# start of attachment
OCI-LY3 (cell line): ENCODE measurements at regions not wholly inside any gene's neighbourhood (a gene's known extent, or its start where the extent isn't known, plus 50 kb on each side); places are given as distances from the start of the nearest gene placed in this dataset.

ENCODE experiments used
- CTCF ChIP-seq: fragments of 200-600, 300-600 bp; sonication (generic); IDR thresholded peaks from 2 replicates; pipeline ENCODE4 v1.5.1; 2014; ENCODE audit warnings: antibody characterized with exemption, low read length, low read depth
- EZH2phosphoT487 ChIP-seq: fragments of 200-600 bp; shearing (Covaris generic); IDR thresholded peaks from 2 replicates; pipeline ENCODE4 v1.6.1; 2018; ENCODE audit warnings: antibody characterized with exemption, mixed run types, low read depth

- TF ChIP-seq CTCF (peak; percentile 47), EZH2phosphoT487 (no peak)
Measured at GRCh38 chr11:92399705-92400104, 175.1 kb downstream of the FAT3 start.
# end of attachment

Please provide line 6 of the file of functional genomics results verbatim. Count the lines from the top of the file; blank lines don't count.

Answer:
Measured at GRCh38 chr11:92399705-92400104, 175.1 kb downstream of the FAT3 start.